The Netherlands is slow, but can still catch up with its neighbours in the climate fight

The objective has been set: by 2030, the amount of greenhouse gases emitted must be decreased by 55%. The ultimate end goal is to have no greenhouse gas emissions in Europe by 2050. How come that the Netherlands is currently behind on reaching this goal, compared to other European countries?

According to recent data from the PBL Netherlands Environmental Assessment Agency, the Netherlands is much slower than its neighbours to reduce greenhouse gas emissions and to become climate neutral. More specifically, we seem to be two to three times slower. Countries such as the United Kingdom, Denmark, Sweden, Germany, France, and Belgium appear to be somewhat more efficient in their effort to optimize their energy consumption.

In the UK, the government implemented a climate change mitigation policy in 2008. Therefore, already in 2010, greenhouse gas emissions had significantly decreased from the starting point in 1990, thanks to closing coal-fired power stations, a rise in CO2 prices and investments in renewable energy. The Scandinavian countries are working hard on reducing emissions in the building and transport sector. In addition, Denmark and Sweden managed to reach an impressive consensus between the government and the opposition regarding climate accords. Denmark is also ahead of the Netherlands because it imports substantial amounts of biomass, which is still seen as a controversial source of energy in the Netherlands. France shows a notable example of the implementation of citizen forums, where a representative group can discuss and have an impact on complex decisions. These decisions, in turn, are expected to be accepted more positively by all of whole society. Examples of decisions taken in this manner are the increase of flight taxes, a ban on short flights and the expansion of airports. Forty-six recommendations from the forums in total have already been taken into account while drawing up policies.

So why does the Netherlands show a relatively meagre result compared to other European countries? One of the reasons, according to experts, is the fact that the climate change mitigation agreements were signed here in 2019, eleven years later than in the UK. Moreover, the Netherlands has experienced an amazingly fast economic growth and fast increase in the population in the last years. Even though energy consumption has become more efficient, the decrease in CO2 emissions is still not high enough – both within the industries and in the housing sector. The insulation of houses is quite good in the Netherlands, but the energy that is used for them is often fossil fuel derived. Moreover, nuclear energy is hardly used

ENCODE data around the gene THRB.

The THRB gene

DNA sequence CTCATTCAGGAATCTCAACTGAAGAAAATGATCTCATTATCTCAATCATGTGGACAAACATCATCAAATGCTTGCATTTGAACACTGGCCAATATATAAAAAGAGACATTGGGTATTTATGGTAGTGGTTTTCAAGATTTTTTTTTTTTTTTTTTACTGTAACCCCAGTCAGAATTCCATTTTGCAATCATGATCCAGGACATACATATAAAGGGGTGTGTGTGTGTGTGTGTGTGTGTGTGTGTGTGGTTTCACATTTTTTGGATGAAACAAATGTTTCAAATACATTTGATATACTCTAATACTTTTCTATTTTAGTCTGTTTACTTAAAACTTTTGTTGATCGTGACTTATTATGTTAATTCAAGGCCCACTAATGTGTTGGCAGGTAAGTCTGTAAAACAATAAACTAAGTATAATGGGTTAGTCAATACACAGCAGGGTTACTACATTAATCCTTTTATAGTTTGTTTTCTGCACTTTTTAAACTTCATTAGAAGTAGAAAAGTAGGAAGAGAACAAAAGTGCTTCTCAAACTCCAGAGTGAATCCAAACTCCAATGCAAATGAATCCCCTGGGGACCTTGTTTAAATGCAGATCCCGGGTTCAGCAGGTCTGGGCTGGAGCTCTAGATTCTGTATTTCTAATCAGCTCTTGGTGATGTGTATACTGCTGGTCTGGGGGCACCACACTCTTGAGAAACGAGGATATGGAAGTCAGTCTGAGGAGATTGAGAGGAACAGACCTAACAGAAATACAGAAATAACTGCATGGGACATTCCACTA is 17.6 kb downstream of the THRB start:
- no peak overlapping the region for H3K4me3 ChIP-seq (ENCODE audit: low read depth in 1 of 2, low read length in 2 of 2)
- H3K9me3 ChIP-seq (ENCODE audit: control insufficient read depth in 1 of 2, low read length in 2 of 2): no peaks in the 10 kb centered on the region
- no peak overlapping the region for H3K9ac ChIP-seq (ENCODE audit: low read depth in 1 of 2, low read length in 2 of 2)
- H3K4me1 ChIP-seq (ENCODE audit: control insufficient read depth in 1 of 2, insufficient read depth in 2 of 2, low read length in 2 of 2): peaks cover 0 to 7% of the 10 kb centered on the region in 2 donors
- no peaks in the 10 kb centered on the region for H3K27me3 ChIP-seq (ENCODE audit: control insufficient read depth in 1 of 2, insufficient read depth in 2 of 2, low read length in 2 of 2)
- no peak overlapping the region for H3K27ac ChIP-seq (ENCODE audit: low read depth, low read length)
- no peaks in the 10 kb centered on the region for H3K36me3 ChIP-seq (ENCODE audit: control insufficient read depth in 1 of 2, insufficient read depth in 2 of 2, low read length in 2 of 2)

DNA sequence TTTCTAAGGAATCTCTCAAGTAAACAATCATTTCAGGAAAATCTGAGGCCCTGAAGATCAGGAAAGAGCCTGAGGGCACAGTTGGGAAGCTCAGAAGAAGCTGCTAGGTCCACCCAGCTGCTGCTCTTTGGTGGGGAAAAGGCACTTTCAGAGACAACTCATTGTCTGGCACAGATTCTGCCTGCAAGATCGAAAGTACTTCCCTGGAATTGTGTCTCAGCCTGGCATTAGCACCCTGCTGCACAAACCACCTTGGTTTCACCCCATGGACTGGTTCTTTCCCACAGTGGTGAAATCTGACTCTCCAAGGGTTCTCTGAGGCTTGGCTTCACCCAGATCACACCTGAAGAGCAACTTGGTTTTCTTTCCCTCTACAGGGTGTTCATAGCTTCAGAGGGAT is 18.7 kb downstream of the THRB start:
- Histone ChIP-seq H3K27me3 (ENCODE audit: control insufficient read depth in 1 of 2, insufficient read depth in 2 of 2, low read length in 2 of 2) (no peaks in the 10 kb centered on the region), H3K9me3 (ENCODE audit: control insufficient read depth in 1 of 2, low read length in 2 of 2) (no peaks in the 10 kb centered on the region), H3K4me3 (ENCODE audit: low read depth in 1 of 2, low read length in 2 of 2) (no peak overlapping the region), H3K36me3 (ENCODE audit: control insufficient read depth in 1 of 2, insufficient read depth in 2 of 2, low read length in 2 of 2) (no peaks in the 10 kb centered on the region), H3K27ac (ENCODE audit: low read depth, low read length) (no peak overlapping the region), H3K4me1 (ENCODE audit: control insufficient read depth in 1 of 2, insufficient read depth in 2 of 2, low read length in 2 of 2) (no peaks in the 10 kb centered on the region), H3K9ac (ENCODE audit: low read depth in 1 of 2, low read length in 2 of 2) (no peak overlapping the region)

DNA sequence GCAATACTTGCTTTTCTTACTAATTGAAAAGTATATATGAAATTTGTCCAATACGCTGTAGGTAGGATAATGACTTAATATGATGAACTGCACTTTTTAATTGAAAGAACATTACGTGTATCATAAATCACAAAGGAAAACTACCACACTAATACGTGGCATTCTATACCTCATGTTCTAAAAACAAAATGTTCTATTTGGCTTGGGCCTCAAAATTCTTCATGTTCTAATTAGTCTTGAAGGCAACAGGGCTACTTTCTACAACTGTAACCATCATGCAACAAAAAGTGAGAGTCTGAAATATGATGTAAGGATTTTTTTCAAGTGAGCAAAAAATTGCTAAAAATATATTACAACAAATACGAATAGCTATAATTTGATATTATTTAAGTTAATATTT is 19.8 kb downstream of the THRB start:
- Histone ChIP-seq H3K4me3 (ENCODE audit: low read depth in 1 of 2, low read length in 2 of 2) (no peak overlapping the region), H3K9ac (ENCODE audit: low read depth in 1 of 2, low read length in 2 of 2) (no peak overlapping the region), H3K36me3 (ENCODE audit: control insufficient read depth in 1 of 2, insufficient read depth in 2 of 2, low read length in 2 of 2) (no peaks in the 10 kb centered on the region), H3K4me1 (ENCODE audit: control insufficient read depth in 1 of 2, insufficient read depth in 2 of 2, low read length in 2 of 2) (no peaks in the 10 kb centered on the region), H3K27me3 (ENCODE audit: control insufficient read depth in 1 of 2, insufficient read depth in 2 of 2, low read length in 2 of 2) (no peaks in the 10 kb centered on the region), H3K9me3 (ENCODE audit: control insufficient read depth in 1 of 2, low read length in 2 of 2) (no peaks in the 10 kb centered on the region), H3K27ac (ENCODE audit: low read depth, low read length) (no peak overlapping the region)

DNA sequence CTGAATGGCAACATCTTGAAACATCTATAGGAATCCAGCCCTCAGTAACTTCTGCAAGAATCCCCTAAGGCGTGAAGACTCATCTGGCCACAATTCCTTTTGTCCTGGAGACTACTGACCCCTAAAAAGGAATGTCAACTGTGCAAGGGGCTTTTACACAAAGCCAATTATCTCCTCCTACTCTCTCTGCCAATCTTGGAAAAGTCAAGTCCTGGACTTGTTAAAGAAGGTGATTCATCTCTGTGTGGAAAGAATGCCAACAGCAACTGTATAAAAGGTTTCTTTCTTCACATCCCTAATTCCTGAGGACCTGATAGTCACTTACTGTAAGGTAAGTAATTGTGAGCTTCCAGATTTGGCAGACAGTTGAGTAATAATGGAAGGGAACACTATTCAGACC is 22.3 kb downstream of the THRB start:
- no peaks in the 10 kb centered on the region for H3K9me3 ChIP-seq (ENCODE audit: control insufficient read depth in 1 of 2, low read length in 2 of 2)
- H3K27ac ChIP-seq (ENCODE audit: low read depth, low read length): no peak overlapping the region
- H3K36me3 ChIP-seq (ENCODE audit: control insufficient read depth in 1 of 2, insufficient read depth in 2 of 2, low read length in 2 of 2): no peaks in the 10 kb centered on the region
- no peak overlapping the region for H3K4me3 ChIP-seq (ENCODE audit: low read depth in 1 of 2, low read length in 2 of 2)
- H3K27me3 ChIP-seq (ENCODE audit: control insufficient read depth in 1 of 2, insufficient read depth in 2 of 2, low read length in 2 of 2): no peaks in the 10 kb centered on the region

in comparison with Belgium, the UK, France and Sweden. Experts therefore urge the Dutch government to try harder to implement more long-term climate policy.

All these factors together seem to have led to a decrease in greenhouse gas emissions by only 18% in the Netherlands since 1990. This means that the Netherlands must make quite a bit of effort to reach the expected 55% reduction by 2030. However, experts are not too pessimistic about it. They mention that the country still has a few important steps to take which will significantly and rapidly decrease greenhouse gas emissions. For instance, one such step could be closing coal-fired power stations. Another one is to speed up the development of centralized heating networks, instead of using private gas heating in each house. This will help to reduce the CO2 emissions from buildings. When these steps are taken, the Netherlands will decrease its greenhouse gas emissions approximately to the same level as the other European countries. If that is done, there comes a more difficult and drastic part, challenging for every nation. The experts expect that the amount of change that has to occur between 2030 and 2050 in order to reduce greenhouse gas emissions to zero, and this will require a great effort from all the countries. But for now, the Netherlands still has some work to do on the way to a more climate-friendly future.

Written by Anastasiia Myronenko